Then, the authors analyzed in more detail which events required for regeneration could be affected upon macrophage ablation. They observed that although the loss of macrophages did not significantly affect gross blastema morphology and size, there was a significant decrease in cell proliferation. Also, at 4 dpa there was a strong reduction in the expression of regeneration-associated and injury-response genes. On the other hand, neutrophils normally accumulated upon macrophage ablation. In order to determine at what stage of regeneration are macrophages required the authors ablated them at two distinct time points. In one set of experiments they ablated them from 2 days before amputation through 3 dpa, corresponding to the stages of wound healing and blastema formation. The authors observed the same defects on regenerative rate and aberrant morphologies of the regenerated tails as when MTZ treatment was applied for 14 dpa. On the other side, and in order to analyze the requirement of macrophages during the outgrowth stage, the authors ablated the macrophages from 3 dpa through 14 dpa. In those experiments, the regeneration rate was not significantly affected; however, they still observed a higher occurrence of aberrant morphologies of the regenerated tails. So, it seems that during the early stages of regeneration macrophages would be required for blastema formation, whereas during tissue outgrowth macrophages would be also required to modulate tissue patterning.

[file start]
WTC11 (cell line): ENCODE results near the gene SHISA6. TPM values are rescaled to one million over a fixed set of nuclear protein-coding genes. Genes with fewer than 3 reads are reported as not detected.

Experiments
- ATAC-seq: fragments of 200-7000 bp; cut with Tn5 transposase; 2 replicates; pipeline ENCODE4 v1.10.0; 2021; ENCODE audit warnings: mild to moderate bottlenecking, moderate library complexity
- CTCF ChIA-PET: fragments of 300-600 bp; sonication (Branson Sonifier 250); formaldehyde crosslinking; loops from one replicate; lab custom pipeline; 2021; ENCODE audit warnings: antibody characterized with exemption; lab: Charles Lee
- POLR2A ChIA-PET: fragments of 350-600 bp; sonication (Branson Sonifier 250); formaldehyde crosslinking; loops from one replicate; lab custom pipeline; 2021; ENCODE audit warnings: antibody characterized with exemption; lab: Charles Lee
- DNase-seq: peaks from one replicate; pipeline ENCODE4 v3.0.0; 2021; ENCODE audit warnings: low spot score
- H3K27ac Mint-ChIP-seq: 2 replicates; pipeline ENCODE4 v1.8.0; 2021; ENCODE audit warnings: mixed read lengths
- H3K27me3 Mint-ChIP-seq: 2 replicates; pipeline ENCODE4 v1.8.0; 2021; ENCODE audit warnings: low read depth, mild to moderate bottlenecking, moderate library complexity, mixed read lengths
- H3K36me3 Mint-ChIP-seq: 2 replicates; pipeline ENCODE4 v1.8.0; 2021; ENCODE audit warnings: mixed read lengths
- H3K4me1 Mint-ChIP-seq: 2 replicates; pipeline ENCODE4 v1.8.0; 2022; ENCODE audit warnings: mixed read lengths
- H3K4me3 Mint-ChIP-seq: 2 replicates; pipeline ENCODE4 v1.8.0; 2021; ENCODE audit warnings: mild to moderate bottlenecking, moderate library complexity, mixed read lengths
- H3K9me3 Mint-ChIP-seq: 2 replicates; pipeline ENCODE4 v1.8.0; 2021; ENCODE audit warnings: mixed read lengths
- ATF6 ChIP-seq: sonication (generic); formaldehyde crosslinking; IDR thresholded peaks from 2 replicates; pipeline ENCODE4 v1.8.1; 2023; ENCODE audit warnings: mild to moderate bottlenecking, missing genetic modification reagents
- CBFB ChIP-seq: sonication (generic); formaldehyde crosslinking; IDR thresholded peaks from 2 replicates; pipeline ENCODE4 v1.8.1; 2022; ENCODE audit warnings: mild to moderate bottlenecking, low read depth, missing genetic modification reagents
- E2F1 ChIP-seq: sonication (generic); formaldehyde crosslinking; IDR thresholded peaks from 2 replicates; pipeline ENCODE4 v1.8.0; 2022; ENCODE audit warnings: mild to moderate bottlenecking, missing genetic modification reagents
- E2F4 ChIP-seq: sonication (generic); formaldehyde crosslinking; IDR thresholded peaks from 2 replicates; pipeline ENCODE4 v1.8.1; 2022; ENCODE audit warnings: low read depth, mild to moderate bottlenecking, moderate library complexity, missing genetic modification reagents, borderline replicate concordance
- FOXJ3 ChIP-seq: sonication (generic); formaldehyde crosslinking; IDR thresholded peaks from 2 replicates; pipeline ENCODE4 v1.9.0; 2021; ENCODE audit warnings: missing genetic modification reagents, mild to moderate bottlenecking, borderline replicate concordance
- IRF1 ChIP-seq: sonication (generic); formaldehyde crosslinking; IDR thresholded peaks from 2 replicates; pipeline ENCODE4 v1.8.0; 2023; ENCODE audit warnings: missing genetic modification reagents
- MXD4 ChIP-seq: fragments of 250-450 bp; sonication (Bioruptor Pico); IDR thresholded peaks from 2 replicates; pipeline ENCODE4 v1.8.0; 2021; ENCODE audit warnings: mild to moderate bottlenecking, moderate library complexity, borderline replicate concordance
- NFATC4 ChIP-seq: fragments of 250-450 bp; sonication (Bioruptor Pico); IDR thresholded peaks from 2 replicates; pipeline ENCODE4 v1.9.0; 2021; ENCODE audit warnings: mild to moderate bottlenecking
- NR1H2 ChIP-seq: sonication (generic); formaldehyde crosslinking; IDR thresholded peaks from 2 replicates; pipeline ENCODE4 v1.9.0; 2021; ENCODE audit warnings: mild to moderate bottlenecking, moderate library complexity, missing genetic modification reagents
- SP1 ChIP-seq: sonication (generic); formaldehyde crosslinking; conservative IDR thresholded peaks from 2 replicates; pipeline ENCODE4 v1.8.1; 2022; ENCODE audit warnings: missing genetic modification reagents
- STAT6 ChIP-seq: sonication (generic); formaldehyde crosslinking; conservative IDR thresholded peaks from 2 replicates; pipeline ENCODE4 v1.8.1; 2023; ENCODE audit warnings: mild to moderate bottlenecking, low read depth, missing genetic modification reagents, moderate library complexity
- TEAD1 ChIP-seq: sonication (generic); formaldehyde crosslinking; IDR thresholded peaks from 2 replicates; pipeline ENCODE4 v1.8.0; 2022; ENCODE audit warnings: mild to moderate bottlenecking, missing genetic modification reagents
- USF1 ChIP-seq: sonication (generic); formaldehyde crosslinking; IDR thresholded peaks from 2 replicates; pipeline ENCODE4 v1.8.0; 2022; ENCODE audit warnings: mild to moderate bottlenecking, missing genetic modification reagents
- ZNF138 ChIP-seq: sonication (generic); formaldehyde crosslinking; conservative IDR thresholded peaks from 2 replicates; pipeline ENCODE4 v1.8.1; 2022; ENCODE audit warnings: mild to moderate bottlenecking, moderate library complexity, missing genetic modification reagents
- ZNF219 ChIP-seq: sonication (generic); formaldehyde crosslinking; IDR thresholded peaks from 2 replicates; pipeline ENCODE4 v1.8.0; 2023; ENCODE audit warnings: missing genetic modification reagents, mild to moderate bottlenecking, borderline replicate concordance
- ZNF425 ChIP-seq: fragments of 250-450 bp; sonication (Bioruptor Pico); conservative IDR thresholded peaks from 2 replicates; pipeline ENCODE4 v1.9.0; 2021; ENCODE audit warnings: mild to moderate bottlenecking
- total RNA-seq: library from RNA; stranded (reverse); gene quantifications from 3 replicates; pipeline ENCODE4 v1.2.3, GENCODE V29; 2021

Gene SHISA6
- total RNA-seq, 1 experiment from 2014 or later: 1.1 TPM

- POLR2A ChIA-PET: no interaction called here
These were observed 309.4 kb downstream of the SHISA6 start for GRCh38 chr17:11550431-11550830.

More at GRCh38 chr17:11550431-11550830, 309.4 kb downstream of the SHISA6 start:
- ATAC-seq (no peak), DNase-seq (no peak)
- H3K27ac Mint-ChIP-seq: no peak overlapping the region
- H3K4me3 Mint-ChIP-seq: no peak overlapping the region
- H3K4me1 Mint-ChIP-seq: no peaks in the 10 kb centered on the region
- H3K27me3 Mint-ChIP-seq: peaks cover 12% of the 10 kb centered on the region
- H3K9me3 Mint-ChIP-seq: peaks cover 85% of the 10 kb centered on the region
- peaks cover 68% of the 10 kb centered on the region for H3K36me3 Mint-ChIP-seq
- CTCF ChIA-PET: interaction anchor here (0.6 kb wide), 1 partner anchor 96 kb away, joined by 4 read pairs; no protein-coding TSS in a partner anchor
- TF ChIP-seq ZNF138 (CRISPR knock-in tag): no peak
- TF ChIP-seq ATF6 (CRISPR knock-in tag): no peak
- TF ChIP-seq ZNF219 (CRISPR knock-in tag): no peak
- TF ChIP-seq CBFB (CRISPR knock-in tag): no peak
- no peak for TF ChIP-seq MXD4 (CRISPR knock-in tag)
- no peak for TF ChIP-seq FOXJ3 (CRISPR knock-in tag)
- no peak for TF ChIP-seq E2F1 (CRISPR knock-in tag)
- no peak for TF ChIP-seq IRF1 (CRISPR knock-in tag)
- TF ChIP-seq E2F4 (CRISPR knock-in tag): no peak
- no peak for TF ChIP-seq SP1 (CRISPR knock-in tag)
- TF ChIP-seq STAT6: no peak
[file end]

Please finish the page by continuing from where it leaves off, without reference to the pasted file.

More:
Finally, the authors wanted to study the relationship between the Wnt/b-catenin pathway and inflammation during tail regeneration as it has been shown that this pathway is required for blastema formation and outgrowth in zebrafish tail regeneration. Moreover, Wnt/b-catenin modulates several inflammatory processes in other models. Again, they used several transgenic lines to track the activation of this signaling pathway. As described above for neutrophils and macrophages, a greater density of cells with activated Wnt/b-catenin signaling were found in proximal amputations compared to distal ones. Flow cytometry analyses showed that less than 1% of neutrophils and 3% of macrophages exhibited activated Wnt/b-catenin signaling. Interestingly, macrophage accumulation at the wound was almost completely inhibited after inhibiting Wnt/b-catenin. Also, the inhibition of this pathway resulted in delayed neutrophil resolution and prolonged neutrophil number in the wound region, suggesting that the Wnt/b-catenin pathway might be required for the progression of the injury response after amputation. Thus, Wnt signaling might mitigate the initial inflammatory response and function as a molecular switch from neutrophil resolution to macrophage enrichment.

            In summary, this study reports on the requirement of macrophages for zebrafish tail regeneration providing a functional link between inflammation and regeneration.